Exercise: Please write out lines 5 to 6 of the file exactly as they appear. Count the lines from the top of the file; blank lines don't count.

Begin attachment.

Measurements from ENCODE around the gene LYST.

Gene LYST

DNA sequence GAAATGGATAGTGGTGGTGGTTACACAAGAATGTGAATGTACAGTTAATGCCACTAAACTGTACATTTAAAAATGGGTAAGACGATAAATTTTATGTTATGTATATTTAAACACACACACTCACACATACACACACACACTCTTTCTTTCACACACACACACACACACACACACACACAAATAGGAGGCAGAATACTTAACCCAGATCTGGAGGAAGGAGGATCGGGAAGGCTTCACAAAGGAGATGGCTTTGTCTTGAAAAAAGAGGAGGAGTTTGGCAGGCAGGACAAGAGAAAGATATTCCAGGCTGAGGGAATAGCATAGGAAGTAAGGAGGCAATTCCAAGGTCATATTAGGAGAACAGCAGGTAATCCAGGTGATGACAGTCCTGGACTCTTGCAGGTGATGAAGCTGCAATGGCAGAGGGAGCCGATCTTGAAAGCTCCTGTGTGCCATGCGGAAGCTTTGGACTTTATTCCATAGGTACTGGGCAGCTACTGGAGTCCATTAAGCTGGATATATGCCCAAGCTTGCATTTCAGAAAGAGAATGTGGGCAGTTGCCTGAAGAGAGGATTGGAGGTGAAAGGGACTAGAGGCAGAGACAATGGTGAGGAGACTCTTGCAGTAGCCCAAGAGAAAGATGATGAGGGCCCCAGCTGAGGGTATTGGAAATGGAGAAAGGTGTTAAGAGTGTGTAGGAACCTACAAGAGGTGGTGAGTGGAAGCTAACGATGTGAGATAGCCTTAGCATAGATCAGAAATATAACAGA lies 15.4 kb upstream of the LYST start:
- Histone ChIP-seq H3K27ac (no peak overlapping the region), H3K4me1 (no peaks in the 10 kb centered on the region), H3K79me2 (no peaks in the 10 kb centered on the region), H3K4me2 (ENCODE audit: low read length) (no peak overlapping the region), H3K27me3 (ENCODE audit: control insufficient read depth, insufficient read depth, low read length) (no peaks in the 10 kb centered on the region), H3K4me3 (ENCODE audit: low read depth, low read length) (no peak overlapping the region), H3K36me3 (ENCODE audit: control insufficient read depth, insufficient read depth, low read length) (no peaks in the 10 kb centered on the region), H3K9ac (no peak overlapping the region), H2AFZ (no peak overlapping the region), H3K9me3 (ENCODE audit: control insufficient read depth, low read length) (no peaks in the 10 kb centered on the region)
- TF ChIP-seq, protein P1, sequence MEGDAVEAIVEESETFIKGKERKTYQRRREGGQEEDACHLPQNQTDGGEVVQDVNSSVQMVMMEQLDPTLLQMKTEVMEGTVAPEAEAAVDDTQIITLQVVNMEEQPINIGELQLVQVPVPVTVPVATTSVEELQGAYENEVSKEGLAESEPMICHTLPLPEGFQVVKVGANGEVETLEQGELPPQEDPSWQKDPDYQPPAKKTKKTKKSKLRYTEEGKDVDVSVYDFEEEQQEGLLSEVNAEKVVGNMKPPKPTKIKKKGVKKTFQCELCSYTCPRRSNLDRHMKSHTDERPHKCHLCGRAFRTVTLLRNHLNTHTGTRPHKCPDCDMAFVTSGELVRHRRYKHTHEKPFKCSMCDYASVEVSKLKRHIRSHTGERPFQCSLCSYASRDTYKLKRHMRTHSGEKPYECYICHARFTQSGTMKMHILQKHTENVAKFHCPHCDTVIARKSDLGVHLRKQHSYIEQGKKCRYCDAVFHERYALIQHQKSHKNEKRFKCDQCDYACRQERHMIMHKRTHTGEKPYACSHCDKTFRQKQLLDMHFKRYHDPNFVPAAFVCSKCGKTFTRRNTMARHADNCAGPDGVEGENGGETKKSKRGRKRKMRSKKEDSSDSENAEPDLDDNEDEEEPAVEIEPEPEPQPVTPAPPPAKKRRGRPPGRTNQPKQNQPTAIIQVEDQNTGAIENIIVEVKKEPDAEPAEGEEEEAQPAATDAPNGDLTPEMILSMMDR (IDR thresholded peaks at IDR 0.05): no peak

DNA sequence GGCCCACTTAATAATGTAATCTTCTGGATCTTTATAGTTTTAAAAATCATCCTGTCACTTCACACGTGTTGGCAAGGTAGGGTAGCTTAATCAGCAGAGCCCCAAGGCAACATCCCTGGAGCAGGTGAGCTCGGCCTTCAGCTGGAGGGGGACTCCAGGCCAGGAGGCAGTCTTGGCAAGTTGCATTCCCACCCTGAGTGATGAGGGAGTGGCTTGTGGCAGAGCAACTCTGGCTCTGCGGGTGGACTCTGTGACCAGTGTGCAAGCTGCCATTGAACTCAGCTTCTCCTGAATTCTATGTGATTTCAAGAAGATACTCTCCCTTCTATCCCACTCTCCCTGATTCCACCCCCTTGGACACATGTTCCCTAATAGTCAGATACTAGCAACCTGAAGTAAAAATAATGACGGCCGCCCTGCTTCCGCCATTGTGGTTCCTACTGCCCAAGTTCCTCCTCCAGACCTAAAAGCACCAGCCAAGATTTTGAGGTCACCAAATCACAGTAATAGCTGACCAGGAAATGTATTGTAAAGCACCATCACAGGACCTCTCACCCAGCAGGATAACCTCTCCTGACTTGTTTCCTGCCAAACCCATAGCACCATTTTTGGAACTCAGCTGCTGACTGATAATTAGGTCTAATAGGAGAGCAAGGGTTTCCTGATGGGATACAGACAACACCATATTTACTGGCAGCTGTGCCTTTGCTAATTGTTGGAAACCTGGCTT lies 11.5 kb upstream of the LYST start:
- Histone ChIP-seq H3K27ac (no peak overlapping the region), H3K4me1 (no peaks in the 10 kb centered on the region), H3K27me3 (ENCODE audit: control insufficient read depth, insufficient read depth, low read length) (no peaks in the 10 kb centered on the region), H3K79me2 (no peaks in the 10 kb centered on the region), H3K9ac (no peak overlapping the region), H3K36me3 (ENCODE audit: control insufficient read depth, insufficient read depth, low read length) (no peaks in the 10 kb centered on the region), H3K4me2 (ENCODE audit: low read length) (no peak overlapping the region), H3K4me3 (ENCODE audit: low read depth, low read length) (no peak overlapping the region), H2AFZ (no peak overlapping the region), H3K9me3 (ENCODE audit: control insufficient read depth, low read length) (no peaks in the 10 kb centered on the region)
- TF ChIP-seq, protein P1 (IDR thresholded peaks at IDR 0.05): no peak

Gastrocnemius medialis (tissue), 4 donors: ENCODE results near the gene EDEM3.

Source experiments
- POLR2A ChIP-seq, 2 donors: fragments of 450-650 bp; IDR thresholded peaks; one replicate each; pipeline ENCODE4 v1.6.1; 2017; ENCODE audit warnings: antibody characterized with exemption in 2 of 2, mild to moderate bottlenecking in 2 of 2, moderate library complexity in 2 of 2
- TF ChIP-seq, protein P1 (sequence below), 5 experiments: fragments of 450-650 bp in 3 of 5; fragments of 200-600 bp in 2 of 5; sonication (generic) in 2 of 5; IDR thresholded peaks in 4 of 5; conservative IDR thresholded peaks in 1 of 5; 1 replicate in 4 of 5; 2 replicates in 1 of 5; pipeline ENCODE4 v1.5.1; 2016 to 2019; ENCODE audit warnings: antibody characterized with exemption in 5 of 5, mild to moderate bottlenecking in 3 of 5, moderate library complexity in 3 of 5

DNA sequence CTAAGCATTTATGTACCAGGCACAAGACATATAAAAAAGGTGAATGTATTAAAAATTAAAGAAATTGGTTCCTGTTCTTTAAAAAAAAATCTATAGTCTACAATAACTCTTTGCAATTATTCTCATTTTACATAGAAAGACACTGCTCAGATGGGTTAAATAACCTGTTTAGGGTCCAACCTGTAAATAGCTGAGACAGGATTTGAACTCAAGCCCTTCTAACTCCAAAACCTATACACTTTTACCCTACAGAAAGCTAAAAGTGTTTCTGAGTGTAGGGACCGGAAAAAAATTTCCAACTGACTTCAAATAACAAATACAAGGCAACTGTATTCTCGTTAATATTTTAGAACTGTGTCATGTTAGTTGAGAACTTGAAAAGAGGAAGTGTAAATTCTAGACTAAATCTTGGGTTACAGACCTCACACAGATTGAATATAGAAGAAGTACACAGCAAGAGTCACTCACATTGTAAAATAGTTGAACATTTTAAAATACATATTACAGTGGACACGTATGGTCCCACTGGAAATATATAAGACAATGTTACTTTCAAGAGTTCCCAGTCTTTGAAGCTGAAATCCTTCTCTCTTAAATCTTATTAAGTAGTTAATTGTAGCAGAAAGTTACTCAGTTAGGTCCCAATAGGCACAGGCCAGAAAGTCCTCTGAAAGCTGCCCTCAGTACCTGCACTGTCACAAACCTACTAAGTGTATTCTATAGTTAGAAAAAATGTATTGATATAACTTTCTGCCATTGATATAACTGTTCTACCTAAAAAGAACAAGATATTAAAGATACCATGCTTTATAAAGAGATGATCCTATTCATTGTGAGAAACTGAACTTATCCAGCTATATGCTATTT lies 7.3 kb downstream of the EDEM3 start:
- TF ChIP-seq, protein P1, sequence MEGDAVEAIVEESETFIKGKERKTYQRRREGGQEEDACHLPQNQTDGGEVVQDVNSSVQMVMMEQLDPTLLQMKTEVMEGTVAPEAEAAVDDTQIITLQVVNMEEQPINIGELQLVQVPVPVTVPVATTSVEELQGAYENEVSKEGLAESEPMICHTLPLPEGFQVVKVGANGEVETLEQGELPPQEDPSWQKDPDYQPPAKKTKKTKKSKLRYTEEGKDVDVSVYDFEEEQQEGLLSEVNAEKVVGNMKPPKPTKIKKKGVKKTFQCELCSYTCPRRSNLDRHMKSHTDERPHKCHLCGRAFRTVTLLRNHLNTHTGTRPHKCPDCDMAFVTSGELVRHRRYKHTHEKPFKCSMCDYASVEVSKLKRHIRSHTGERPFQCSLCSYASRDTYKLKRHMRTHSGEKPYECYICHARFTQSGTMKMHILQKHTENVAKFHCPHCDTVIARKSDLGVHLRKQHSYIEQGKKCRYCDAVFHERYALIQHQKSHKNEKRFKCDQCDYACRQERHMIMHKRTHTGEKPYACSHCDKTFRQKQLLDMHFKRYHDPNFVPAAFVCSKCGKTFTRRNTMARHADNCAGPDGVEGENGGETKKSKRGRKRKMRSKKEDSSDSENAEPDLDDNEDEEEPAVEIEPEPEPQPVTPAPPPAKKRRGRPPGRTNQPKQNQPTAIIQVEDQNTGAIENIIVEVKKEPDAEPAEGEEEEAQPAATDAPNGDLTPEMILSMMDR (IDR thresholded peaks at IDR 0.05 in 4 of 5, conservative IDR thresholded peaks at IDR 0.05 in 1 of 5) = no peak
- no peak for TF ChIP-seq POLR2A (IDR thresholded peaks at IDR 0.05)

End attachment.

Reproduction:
- TF ChIP-seq, protein P1, sequence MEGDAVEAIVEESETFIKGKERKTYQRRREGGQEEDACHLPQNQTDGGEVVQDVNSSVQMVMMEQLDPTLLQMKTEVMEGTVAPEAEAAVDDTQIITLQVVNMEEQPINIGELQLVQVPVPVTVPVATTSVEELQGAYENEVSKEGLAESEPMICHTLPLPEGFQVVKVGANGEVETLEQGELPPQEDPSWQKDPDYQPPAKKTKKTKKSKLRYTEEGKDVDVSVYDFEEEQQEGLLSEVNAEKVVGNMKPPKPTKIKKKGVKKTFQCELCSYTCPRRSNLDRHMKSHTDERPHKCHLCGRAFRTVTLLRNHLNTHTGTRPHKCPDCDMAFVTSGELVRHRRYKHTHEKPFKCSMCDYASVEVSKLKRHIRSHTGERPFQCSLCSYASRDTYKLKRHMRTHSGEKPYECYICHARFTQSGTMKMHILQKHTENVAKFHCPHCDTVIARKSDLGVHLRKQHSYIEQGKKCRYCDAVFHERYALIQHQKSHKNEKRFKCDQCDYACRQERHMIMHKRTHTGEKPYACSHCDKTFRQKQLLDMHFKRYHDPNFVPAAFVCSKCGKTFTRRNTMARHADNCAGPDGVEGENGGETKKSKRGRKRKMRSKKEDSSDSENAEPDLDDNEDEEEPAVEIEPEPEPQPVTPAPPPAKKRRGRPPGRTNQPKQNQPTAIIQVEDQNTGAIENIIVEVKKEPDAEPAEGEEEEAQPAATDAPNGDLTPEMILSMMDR (IDR thresholded peaks at IDR 0.05): no peak

DNA sequence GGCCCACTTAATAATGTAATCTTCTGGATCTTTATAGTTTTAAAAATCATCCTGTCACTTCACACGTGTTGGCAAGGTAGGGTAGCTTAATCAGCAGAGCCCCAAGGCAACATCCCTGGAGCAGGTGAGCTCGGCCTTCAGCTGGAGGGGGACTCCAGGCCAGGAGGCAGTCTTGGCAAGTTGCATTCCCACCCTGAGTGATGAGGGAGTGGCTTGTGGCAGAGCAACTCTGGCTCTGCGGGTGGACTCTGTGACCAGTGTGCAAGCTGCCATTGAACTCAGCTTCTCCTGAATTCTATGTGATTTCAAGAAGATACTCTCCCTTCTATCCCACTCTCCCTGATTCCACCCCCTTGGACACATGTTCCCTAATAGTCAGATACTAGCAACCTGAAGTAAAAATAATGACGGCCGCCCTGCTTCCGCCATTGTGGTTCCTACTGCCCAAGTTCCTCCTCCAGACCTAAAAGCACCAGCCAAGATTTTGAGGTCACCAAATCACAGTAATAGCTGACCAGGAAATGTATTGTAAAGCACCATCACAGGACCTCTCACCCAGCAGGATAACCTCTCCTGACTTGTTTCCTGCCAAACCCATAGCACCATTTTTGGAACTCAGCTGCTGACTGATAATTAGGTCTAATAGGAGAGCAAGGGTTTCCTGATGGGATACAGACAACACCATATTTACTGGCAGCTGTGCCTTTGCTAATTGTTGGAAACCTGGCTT lies 11.5 kb upstream of the LYST start: